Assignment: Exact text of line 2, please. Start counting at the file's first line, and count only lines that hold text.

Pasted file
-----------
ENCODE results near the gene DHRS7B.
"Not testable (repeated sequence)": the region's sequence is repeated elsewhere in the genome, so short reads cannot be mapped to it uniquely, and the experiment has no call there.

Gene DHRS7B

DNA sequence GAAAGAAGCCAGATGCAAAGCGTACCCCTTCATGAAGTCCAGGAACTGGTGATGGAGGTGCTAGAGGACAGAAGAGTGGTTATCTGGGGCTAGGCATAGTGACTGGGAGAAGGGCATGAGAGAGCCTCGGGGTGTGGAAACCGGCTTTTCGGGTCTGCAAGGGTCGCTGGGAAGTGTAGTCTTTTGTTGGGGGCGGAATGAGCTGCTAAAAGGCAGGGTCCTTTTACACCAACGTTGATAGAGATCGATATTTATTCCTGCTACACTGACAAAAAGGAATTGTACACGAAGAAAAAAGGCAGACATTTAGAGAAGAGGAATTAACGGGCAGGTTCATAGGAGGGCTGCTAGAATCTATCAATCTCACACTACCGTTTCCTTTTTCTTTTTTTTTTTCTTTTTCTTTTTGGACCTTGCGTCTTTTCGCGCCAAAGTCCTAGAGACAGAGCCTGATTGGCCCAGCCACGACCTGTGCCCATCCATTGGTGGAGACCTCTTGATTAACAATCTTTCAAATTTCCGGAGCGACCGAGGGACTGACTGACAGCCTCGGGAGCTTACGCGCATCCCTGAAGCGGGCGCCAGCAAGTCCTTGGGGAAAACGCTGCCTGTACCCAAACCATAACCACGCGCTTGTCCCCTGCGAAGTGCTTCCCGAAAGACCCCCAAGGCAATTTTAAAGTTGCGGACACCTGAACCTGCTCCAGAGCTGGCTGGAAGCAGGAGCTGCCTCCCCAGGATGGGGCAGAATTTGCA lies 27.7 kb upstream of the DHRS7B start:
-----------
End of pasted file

"Not testable (repeated sequence)": the region's sequence is repeated elsewhere in the genome, so short reads cannot be mapped to it uniquely, and the experiment has no call there.